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The Real Deal: What Skills Best Public & Private Purchasers Share


Sandra M. Schmitzer, C.P.M., CPPO
Sandra M. Schmitzer, C.P.M., CPPO, Facilities and Office Support Commodities Manager, J.D. Edwards & Company, Denver, CO  80237, 303/334-9030,

86th Annual International Conference Proceedings - 2001 

Abstract. Spoken or unspoken, there exists a belief that purchasers who have their training and experience in the world of public procurement are not suited for careers in the private sector. Most likely, a perception of the government purchaser as someone "doing it by the rules of law", always taking low bid, marching to drummer not their own, is behind that belief. As someone who has now worked in both arenas, I'm here to even the playing field. Those characteristics that make a person a world-class purchaser for government, schools or universities are the same qualities that are valued and rewarded in private industry.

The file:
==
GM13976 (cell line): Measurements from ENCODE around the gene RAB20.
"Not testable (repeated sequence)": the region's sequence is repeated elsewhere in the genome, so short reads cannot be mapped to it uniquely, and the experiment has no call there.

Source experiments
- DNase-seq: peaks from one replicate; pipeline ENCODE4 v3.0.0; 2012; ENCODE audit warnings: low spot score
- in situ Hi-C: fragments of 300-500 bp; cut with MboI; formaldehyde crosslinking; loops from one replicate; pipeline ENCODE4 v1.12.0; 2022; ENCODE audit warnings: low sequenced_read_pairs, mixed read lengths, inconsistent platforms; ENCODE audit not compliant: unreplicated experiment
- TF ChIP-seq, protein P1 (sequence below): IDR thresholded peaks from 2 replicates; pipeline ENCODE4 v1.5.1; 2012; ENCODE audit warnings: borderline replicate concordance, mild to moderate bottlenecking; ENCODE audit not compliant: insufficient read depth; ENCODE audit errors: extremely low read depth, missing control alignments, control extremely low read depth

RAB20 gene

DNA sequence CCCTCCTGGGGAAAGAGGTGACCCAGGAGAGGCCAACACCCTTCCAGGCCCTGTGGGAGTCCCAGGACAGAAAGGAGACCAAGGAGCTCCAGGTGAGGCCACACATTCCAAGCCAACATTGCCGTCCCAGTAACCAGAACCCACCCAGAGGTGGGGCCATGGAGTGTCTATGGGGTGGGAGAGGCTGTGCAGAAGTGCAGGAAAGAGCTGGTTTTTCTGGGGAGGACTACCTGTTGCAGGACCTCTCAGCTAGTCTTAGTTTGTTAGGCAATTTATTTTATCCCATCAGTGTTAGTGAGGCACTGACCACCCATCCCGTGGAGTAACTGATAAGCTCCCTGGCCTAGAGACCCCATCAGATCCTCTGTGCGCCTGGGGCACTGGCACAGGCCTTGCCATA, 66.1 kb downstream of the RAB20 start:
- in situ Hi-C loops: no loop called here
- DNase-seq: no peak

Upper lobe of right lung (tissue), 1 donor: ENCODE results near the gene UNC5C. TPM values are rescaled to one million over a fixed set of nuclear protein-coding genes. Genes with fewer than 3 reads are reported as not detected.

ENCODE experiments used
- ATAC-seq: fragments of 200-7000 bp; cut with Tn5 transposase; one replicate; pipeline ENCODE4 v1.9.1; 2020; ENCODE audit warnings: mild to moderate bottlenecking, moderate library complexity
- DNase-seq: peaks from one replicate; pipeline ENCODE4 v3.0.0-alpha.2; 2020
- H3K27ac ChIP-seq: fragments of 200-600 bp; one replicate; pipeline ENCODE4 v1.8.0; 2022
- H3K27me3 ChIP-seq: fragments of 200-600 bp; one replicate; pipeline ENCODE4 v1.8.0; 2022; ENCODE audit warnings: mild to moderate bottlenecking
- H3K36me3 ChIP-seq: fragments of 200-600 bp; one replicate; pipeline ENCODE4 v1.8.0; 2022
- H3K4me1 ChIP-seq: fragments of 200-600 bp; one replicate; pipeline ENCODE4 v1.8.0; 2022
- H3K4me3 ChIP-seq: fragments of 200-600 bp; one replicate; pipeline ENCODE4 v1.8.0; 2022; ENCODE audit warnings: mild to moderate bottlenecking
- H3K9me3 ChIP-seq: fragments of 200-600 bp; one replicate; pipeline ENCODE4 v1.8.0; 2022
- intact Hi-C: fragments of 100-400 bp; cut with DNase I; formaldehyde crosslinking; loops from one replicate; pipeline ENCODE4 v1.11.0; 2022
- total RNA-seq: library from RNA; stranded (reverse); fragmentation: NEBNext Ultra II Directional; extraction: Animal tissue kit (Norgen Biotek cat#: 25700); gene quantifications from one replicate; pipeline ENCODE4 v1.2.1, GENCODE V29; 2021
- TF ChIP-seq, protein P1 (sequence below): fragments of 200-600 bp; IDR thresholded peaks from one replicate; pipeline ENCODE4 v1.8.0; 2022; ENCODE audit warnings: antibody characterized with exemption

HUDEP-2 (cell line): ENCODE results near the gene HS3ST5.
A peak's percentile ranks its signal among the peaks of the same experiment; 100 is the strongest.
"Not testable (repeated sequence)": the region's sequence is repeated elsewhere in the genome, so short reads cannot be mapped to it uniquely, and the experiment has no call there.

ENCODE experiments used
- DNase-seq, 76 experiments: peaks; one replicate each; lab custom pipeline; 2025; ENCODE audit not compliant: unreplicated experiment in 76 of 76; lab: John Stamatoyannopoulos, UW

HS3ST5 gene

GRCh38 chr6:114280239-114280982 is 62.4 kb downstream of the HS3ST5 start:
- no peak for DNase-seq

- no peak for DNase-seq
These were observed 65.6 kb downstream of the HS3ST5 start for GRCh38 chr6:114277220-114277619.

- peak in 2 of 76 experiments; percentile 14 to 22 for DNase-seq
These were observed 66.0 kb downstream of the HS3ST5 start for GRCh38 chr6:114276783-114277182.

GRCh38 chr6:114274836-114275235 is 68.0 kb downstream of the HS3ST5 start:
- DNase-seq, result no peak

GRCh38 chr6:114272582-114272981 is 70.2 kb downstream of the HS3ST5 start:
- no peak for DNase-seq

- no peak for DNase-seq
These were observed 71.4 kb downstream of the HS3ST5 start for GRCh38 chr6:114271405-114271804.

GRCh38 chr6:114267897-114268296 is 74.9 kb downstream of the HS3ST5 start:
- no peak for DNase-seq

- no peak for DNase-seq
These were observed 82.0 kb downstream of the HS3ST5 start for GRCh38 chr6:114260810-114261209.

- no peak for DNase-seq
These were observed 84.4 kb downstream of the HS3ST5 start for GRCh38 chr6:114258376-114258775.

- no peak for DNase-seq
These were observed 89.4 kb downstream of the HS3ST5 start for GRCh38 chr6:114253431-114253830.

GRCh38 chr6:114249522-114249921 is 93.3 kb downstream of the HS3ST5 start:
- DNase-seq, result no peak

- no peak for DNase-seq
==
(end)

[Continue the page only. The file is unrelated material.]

The current top 10 skills required for a world class purchasing professional are:

  • interpersonal communication
  • decision making
  • teaming abilities
  • negotiation
  • customer focus
  • analytical understanding
  • influencing and persuasion
  • business conditions
  • conflict resolution
  • managing change

This ranking was determined by the responses of 96 purchasing managers and confirmed by a review of current literature and research, as well as in-depth interviews. (Giunipero 2000, 46)

Interpersonal communication is critical to our very existence in today's world. Public or private, the purchaser presents an organization's face to the outside world. The appropriate tone, manner, non-verbal behavior, written communication and spoken word all convey the intention, culture and relationship to those with whom business is conducted. Internally, whether the interaction is with the board of directors, a legislative body or a cross-functional team, the ability to communicate clearly and succinctly is a skill whose importance cannot be overstated.